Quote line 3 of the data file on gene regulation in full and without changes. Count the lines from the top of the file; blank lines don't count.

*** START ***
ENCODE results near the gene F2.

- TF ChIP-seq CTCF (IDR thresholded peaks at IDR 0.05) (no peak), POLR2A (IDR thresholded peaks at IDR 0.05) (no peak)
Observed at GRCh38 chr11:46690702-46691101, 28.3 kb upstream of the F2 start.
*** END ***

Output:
Observed at GRCh38 chr11:46690702-46691101, 28.3 kb upstream of the F2 start.